Bill Alen - May 28, 2012
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This year, Eurovision has moved east to Azerbaijani, a country which borders Iran to the north. This has led to a clash of Western and Islamic cultures. There have been demonstrations in Iran against Baku's cooperation with the west and its hosting of Europe's biggest songfest, the Eurovision.

The Iranian ambassador to Azerbaijan has been recalled back to Tehran after protestors insulted Iran's late supreme and revolutionary leader out side the Iranian embassy in Baku.

Ahmed Nemati, charge d'affaires at the Iranian embassy in Baku said in a statement that Ambassador Mohammad Bagher Bahrami had left for Tehran on 21st May for consultation as a result of religious saints being insulted in Azerbaijan.

This move came after a rally outside the Iranian embassy by dozens of Azerbaijani protestors last week. Some of the protestors displayed signs mocking Iran's late supreme leader Ayatollah Ruhollah Khomeini. Armenia which has had a long dispute with Azerbaijan over the Nagorno-Karabakh region is also boycotting the event.

Azerbaijani's ambassador to Iran, Javanshir Akhundov, was summoned to the foreign ministry to be notified of Iran's protest over "insulting religious sanctities". This was according to the official IRNA news agency.

IRNA also confirmed the recalling of Iran's ambassador to Azerbaijani

Lawmakers in Azerbaijani, during a heated debate in parliament, criticized Iran over their ambassador's recall. They said that Iran calculated the timing of its decision so as to get maximum media attention.

Mubariz Gurbanly, a governing party lawmaker was of the view that Iran was using the Eurovision as a pretext of increasing pressure on Baku. He further added that what Iran was doing was wrong as it endangered the region's peace and stability.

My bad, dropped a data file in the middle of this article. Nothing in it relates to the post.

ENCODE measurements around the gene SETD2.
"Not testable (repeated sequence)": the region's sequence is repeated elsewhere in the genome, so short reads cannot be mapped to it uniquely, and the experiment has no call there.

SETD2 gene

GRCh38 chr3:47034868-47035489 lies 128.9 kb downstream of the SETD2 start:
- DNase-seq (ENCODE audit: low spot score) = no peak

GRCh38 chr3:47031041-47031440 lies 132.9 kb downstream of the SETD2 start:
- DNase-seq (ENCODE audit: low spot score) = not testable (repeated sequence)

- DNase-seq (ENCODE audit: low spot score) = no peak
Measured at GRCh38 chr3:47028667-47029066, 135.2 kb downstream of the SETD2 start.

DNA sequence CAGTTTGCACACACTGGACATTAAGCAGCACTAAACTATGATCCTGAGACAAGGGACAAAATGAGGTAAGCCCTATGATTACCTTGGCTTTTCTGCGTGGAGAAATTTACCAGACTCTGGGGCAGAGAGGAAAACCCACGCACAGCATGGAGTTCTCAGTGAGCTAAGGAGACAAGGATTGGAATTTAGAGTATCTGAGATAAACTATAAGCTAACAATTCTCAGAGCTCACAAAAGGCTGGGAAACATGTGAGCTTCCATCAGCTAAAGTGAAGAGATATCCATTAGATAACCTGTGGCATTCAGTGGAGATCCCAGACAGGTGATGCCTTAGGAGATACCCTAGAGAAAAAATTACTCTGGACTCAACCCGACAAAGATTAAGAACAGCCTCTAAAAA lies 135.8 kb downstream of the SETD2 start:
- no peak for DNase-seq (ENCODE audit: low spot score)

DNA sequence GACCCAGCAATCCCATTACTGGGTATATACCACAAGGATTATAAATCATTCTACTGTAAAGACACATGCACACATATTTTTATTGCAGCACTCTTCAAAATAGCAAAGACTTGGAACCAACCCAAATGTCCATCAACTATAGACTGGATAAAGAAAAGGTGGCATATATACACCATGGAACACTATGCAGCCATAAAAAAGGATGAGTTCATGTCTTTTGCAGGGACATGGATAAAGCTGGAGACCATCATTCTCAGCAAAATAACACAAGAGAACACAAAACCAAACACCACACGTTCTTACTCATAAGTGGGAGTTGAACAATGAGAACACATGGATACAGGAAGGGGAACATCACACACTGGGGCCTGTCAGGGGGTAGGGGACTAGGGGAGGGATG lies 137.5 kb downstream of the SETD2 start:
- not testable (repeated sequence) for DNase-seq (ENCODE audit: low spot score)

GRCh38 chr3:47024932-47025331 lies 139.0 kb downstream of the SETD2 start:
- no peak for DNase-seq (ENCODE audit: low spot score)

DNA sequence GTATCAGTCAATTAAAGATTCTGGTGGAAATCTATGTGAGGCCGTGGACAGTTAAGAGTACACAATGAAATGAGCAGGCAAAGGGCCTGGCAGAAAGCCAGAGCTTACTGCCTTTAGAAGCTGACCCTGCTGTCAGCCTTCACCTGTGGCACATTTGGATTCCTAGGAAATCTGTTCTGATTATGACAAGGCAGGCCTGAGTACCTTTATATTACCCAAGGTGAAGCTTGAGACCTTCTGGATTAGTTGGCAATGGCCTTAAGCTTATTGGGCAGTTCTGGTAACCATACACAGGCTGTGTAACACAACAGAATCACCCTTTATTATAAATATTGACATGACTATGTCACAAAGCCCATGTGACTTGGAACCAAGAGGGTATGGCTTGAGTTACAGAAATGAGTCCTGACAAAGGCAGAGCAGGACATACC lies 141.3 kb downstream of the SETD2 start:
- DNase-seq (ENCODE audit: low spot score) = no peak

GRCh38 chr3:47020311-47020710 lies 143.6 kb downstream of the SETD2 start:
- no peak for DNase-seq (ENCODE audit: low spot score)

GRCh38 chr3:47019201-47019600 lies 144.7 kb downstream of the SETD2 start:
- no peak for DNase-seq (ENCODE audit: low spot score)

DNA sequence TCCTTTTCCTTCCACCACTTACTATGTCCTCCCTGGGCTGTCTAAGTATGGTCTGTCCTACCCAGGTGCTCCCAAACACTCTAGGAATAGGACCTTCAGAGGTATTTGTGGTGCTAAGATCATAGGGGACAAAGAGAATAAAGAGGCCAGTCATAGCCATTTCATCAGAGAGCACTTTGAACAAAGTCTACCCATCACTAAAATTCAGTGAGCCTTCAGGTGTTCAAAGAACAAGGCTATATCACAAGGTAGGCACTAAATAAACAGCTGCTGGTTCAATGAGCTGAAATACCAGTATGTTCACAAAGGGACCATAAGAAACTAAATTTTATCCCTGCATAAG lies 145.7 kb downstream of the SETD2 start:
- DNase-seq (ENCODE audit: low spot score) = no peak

The prestigious Eurovision completion, which is being hosted in Baku, has been slammed by some Iranian clerics as immoral.

Ali Hasanoy, an Azerbaijani presidential administration official said Iran was spreading false information and rumors that there would be a gay pride marriage in Baku during the Eurovision week.

He added that Tehran wanted Azerbaijan to cut its friendly ties with Israel and the US and also become an Islamic state.

Azerbaijani media on Tuesday reported that they had arrested 11 Islamist radicals in Sumgayit city for plotting campaigns against the Eurovision.

According to the police, pro Islamic materials and anti euro vision CDs which in recent days had been distributed to some households in Sumgayit and Baku were also found.

Azerbaijan, an oil rich state, has sought to use the Eurovision event, which is viewed by over 125 million people worldwide to boast its global image.

The days leading up to the event have however been marred by allegations of human rights abuses and the row with Iran.

In recent months, tensions between the Islamic republic and the former Soviet state of Azerbaijan, which is officially a secular republic but with a Muslim majority have increased especially after a series of suspected terrorists with alleged links to Iran, were arrested in Baku.

Tensions have also been heightened due to Baku's close ties with Jerusalem which Iran openly calls for destruction and amid sustained international pressure on Tehran to suspend its nuclear program.

Azeri officials had denied reports that Israel or any other nation would launch an attack on Iran's nuclear facilities from Azerbaijan territory.

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